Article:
I have to admit, I ignore most newsletters that get past my inbox spam filter – but today’s InAVate digital magazine email blast caught my eye. The magazine is known for its coverage of AV products, but it also covers the more innovative side of visual computing. Today’s cover story is about the work at MIT to bring physical pixels to life.
A physical pixel is really a “Dynamic Shape Display” that is composed of a set of pixels that take on color (via projection) and depth through physical displacement. Most of us have seen a pinscreen toy that is made up of an array of sliding pins. When you press your hand in it, a 3D depth map of your hand is imaged on the other side. Now envision being able to encode depth in real time from CAD models, real time depth estimation from remote cameras and then program an array of these pins to displace. Illuminate each “pin” with a projector that is aligned to the array and – presto – you’ve got physical pixels.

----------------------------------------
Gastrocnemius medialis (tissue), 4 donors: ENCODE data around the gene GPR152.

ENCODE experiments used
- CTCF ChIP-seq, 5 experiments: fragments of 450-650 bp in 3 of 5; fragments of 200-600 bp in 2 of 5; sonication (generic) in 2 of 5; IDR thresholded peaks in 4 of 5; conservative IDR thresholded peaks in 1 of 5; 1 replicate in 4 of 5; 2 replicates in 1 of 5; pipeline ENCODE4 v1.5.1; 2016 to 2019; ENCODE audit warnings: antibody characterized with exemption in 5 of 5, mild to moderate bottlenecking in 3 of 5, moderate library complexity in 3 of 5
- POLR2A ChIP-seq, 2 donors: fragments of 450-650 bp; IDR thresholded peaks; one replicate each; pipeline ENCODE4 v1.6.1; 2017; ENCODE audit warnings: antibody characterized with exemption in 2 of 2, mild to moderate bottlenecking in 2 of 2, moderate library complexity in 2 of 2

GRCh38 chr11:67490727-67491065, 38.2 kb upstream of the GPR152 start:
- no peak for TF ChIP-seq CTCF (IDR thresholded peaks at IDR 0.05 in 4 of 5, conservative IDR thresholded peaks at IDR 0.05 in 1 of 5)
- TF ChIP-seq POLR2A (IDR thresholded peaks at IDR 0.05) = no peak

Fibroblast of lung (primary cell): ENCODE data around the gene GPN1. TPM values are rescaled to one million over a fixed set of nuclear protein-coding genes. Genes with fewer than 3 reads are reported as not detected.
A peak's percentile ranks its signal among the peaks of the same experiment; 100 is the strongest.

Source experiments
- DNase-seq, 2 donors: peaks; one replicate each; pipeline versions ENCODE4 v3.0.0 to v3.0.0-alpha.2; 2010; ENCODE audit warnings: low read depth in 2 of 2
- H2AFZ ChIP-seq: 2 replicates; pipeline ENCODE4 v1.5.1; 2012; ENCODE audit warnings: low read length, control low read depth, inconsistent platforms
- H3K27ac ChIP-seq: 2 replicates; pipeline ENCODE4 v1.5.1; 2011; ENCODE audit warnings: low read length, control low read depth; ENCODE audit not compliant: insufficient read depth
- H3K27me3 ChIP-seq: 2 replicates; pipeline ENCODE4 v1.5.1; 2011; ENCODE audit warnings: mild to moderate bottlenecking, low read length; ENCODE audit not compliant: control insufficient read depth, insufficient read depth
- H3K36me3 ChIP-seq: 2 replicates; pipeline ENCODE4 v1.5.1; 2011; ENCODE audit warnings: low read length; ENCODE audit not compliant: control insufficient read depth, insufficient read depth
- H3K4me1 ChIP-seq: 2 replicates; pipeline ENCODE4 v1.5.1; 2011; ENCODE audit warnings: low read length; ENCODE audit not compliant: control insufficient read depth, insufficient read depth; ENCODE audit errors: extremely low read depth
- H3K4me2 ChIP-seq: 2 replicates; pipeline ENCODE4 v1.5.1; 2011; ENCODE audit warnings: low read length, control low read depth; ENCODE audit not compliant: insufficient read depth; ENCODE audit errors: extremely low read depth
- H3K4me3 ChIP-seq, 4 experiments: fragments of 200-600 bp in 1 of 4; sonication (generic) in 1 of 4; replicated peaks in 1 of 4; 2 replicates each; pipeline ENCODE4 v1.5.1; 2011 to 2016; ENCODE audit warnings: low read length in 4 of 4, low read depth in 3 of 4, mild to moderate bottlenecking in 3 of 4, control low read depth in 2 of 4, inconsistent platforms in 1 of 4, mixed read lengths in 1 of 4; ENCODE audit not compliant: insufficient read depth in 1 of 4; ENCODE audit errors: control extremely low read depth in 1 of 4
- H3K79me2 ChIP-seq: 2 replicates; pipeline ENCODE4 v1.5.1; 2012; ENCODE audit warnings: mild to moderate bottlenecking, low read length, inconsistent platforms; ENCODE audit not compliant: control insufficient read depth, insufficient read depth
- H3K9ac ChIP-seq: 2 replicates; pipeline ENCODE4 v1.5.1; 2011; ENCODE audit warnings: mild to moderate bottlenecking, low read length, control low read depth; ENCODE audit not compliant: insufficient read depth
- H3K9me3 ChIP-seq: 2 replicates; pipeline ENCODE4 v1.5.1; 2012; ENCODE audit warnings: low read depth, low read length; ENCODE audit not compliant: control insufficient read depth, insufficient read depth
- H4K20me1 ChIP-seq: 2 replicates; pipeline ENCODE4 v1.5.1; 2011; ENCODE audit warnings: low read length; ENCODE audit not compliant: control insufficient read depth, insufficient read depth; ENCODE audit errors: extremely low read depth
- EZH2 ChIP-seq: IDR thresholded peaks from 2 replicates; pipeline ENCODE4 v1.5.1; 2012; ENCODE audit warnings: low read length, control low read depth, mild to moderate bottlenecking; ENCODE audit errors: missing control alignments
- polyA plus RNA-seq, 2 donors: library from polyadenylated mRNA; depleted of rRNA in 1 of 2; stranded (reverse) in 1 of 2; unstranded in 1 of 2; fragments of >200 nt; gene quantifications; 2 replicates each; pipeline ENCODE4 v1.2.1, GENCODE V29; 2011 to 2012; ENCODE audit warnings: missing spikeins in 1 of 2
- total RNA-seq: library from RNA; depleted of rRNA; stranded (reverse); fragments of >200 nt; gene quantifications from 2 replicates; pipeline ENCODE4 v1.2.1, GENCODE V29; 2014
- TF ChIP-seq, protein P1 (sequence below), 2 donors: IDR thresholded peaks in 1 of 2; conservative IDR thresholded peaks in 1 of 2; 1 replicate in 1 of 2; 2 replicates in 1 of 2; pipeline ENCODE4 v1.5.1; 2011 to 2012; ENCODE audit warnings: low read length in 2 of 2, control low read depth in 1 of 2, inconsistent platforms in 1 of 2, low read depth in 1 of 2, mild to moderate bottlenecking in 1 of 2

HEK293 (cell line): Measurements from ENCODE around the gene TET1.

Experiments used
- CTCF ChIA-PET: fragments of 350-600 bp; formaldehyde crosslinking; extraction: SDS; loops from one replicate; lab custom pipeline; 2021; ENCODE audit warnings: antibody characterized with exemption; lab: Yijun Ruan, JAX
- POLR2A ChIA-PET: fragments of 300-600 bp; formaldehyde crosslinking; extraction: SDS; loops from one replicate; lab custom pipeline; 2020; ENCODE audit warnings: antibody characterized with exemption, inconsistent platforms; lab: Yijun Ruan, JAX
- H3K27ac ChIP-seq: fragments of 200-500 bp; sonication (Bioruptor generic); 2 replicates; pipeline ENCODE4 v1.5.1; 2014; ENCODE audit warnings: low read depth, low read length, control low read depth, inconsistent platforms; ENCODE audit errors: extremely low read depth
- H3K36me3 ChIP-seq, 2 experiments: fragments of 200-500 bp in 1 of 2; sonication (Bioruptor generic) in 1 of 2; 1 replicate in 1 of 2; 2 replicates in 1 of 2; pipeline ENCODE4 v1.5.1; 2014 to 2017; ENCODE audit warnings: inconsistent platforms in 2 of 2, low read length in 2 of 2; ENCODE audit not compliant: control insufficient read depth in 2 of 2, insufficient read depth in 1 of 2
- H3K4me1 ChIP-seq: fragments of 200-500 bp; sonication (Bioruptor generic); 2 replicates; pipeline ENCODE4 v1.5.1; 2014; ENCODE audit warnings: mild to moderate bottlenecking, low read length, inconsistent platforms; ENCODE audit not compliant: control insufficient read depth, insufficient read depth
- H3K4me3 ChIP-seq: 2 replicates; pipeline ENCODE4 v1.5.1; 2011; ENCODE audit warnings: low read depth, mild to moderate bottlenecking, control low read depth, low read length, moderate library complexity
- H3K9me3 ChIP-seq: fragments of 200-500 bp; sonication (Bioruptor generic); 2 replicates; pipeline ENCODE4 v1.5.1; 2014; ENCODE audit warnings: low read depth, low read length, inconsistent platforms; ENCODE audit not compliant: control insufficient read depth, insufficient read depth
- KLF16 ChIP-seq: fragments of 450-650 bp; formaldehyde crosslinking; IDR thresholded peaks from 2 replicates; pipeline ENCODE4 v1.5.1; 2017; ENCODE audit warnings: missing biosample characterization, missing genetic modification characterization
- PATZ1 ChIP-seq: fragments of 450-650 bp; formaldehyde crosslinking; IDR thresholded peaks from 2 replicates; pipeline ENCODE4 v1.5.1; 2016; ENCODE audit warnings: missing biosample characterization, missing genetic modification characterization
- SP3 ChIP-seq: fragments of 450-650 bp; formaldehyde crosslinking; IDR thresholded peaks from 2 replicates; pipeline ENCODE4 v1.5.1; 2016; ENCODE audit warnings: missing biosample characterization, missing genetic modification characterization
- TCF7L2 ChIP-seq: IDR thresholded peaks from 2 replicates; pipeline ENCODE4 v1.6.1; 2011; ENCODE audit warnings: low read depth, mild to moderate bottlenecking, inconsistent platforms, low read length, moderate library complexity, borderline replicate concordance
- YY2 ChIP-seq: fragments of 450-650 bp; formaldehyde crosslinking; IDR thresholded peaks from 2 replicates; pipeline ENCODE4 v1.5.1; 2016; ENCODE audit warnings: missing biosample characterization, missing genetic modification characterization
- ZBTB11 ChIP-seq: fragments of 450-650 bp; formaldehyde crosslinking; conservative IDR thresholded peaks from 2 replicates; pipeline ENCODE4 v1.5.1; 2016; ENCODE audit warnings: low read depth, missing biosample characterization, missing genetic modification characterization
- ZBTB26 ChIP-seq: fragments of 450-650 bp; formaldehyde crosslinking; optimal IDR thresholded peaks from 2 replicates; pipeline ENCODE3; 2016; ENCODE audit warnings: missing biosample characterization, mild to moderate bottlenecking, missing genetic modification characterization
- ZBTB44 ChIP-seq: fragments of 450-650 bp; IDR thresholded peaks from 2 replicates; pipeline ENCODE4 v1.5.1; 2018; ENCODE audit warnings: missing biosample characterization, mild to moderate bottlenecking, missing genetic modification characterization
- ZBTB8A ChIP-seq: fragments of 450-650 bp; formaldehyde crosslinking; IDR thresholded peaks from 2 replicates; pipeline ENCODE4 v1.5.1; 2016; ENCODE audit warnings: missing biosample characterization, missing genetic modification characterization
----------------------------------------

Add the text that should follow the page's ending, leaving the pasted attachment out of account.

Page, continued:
The MIT guys, being true to form, not only are contributing to the fundamentals of the technology in an academic sense, but they are allowing themselves to dream about potential applications. Take a look at the video to see hints at new forms of telepresence, desks that can actuate, and other exciting potential applications.
The work has its roots in other fields (i.e. – dynamic shader lamps from University of North Carolina, and Takeo Kanade’s dream of virtualized reality that was a major effort at Carnegie-Mellon, but I haven’t seen it so elegantly put together into an actual working prototype unit now.
What do you think: are we looking at a “display” that will be a game changer or another interesting but non-commercializable research path?